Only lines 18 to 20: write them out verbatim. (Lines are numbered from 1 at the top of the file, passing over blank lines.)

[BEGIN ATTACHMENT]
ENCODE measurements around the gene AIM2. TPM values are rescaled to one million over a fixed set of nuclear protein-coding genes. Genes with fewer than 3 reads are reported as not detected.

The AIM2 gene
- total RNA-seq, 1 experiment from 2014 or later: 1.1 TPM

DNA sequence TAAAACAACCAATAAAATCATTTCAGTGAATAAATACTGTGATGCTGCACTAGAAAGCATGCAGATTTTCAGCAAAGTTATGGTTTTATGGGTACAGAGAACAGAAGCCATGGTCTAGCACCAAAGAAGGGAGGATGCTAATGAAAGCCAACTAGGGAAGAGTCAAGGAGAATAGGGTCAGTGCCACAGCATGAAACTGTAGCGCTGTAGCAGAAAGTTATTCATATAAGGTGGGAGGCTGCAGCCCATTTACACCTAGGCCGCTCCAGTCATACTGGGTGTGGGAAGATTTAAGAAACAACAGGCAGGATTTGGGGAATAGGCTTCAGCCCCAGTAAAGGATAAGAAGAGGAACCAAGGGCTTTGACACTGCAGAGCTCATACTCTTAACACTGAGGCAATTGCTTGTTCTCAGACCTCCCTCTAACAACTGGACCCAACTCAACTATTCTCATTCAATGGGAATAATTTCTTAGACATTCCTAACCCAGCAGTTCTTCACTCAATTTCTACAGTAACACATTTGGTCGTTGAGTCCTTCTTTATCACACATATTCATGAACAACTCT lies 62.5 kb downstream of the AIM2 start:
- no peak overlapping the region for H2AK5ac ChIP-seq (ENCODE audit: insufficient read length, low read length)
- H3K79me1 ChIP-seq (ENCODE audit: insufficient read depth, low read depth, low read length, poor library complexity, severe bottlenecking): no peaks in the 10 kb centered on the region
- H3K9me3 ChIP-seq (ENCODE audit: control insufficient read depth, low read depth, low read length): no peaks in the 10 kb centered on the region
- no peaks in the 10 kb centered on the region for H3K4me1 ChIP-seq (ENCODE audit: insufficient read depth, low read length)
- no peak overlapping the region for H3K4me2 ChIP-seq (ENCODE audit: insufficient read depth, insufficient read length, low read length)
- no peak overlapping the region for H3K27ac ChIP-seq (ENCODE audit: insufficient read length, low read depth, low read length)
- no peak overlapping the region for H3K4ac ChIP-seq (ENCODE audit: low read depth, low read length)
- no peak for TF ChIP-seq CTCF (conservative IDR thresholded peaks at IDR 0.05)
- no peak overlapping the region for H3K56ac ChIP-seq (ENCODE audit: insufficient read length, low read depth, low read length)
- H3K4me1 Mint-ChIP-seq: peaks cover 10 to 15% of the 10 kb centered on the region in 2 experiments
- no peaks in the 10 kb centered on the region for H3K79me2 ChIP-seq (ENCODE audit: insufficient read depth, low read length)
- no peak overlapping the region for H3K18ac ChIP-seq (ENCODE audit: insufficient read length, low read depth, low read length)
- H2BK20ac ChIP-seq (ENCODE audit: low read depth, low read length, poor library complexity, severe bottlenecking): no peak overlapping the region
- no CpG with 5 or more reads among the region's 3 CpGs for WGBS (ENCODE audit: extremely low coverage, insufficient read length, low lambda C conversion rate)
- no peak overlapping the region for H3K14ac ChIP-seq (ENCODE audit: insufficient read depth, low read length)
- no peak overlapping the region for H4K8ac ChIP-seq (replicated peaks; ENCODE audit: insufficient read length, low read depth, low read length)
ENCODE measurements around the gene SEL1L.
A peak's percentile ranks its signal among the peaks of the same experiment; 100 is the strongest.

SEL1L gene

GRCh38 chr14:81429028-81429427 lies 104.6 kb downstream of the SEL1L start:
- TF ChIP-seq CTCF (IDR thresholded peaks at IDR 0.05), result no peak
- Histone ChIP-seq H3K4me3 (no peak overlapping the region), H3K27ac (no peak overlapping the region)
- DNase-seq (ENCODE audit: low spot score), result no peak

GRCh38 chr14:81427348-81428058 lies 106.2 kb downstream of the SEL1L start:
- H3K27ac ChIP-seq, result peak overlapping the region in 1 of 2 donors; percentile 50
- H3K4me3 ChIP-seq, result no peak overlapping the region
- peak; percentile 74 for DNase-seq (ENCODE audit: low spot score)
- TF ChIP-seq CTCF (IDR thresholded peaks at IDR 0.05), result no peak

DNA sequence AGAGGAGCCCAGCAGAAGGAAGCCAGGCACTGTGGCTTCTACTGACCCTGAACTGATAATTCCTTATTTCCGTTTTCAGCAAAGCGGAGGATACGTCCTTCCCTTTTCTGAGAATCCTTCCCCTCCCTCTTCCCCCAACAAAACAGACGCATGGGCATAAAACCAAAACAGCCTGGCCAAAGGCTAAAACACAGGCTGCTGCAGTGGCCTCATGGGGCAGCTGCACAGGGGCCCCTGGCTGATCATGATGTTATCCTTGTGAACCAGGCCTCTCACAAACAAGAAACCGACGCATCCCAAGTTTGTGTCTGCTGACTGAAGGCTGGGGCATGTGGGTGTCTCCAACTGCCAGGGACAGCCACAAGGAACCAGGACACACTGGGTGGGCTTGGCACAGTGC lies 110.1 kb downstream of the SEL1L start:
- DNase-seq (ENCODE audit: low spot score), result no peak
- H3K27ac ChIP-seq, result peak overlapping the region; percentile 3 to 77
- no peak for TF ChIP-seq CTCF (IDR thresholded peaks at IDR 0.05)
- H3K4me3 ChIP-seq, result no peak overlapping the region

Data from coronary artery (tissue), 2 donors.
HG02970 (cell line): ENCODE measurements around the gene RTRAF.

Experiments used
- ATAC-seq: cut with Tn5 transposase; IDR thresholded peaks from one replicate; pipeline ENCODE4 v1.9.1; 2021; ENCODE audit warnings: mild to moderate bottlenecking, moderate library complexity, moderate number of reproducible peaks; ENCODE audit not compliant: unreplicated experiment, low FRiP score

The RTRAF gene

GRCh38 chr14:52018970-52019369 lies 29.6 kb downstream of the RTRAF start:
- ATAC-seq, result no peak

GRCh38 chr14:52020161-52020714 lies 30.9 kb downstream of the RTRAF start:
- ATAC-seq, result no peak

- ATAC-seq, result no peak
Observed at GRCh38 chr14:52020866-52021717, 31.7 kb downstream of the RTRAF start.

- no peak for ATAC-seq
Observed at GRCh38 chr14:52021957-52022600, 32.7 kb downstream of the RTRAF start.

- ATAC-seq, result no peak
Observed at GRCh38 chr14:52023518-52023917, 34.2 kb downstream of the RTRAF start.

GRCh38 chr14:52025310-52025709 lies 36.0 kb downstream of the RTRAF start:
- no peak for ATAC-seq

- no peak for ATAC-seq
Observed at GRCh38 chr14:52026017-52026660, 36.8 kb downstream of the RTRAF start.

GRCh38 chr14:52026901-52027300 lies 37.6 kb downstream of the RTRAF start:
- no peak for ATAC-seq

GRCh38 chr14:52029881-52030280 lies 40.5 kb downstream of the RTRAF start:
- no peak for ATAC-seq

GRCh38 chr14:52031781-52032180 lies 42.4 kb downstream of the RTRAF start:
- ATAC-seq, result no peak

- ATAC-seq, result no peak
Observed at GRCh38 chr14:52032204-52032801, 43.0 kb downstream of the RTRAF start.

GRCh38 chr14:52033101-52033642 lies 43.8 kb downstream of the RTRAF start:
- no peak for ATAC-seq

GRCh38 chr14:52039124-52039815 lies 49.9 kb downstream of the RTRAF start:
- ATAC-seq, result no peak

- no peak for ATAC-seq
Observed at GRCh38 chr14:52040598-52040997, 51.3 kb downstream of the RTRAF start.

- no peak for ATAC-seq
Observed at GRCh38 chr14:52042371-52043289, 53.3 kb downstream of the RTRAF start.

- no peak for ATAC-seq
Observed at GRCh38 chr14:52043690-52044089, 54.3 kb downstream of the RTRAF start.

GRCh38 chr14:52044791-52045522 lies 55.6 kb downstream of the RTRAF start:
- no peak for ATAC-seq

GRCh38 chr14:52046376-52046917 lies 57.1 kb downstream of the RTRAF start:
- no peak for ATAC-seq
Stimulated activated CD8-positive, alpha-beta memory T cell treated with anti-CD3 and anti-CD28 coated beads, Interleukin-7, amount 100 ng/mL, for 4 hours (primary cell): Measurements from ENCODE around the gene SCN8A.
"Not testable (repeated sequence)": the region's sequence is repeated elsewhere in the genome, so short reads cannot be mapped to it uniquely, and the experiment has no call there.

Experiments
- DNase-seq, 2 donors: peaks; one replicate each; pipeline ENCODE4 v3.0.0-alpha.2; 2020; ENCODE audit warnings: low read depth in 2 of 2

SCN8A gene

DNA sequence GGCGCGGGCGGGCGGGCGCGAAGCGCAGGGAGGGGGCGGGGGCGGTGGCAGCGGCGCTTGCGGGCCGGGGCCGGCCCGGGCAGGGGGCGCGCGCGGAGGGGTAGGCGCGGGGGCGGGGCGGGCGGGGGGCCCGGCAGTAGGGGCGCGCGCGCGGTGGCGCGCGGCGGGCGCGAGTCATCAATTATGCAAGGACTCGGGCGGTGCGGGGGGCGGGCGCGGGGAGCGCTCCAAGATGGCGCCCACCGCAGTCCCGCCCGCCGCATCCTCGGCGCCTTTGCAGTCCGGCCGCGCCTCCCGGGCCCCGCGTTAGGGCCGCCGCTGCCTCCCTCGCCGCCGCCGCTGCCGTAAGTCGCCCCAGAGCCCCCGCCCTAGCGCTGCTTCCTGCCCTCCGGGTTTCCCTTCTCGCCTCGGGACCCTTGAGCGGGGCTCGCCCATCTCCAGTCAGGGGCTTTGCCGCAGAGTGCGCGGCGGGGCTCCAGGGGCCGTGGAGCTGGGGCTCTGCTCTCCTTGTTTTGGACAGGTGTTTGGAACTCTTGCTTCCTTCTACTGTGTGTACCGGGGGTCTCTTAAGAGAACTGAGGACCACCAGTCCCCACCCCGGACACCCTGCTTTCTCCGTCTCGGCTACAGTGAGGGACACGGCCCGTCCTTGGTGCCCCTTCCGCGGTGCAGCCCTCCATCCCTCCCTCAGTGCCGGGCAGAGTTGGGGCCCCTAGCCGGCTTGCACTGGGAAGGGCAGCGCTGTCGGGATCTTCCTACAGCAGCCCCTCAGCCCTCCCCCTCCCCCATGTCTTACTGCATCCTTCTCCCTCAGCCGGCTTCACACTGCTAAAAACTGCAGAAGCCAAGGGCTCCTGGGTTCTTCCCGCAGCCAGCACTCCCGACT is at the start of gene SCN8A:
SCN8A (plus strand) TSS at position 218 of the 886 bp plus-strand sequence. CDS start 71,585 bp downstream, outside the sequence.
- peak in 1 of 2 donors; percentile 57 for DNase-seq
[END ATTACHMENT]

- no CpG with 5 or more reads among the region's 3 CpGs for WGBS (ENCODE audit: extremely low coverage, insufficient read length, low lambda C conversion rate)
- no peak overlapping the region for H3K14ac ChIP-seq (ENCODE audit: insufficient read depth, low read length)
- no peak overlapping the region for H4K8ac ChIP-seq (replicated peaks; ENCODE audit: insufficient read length, low read depth, low read length)